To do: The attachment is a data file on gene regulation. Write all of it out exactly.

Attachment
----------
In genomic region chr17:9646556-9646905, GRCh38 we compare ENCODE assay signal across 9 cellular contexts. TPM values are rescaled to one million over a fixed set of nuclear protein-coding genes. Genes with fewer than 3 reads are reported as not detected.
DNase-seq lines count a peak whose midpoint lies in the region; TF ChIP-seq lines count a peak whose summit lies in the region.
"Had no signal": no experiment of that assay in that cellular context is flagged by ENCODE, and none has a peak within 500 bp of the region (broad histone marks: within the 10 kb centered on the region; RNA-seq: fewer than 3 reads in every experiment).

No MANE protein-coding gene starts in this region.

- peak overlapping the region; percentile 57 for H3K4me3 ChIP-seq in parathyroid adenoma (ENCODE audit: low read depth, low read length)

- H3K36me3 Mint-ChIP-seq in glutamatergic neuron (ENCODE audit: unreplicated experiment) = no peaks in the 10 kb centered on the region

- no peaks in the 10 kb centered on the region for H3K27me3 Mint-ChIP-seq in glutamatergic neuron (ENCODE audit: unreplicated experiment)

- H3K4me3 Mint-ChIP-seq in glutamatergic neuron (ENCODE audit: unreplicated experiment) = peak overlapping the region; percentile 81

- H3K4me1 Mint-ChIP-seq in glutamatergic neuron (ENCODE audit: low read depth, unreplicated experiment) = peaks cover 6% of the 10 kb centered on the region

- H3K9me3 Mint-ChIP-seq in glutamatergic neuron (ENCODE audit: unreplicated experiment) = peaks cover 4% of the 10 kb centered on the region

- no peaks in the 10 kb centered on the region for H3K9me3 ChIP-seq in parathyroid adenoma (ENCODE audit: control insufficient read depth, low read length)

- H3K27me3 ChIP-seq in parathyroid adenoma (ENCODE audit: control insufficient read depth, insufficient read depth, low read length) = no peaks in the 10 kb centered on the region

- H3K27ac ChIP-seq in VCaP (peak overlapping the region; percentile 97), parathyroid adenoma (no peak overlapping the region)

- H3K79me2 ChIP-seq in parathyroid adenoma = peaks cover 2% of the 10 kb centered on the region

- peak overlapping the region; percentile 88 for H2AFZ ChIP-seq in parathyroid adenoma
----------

In genomic region chr17:9646556-9646905, GRCh38 we compare ENCODE assay signal across 9 cellular contexts. TPM values are rescaled to one million over a fixed set of nuclear protein-coding genes. Genes with fewer than 3 reads are reported as not detected.
DNase-seq lines count a peak whose midpoint lies in the region; TF ChIP-seq lines count a peak whose summit lies in the region.
"Had no signal": no experiment of that assay in that cellular context is flagged by ENCODE, and none has a peak within 500 bp of the region (broad histone marks: within the 10 kb centered on the region; RNA-seq: fewer than 3 reads in every experiment).

No MANE protein-coding gene starts in this region.

- peak overlapping the region; percentile 57 for H3K4me3 ChIP-seq in parathyroid adenoma (ENCODE audit: low read depth, low read length)

- H3K36me3 Mint-ChIP-seq in glutamatergic neuron (ENCODE audit: unreplicated experiment) = no peaks in the 10 kb centered on the region

- no peaks in the 10 kb centered on the region for H3K27me3 Mint-ChIP-seq in glutamatergic neuron (ENCODE audit: unreplicated experiment)

- H3K4me3 Mint-ChIP-seq in glutamatergic neuron (ENCODE audit: unreplicated experiment) = peak overlapping the region; percentile 81

- H3K4me1 Mint-ChIP-seq in glutamatergic neuron (ENCODE audit: low read depth, unreplicated experiment) = peaks cover 6% of the 10 kb centered on the region

- H3K9me3 Mint-ChIP-seq in glutamatergic neuron (ENCODE audit: unreplicated experiment) = peaks cover 4% of the 10 kb centered on the region

- no peaks in the 10 kb centered on the region for H3K9me3 ChIP-seq in parathyroid adenoma (ENCODE audit: control insufficient read depth, low read length)

- H3K27me3 ChIP-seq in parathyroid adenoma (ENCODE audit: control insufficient read depth, insufficient read depth, low read length) = no peaks in the 10 kb centered on the region

- H3K27ac ChIP-seq in VCaP (peak overlapping the region; percentile 97), parathyroid adenoma (no peak overlapping the region)

- H3K79me2 ChIP-seq in parathyroid adenoma = peaks cover 2% of the 10 kb centered on the region

- peak overlapping the region; percentile 88 for H2AFZ ChIP-seq in parathyroid adenoma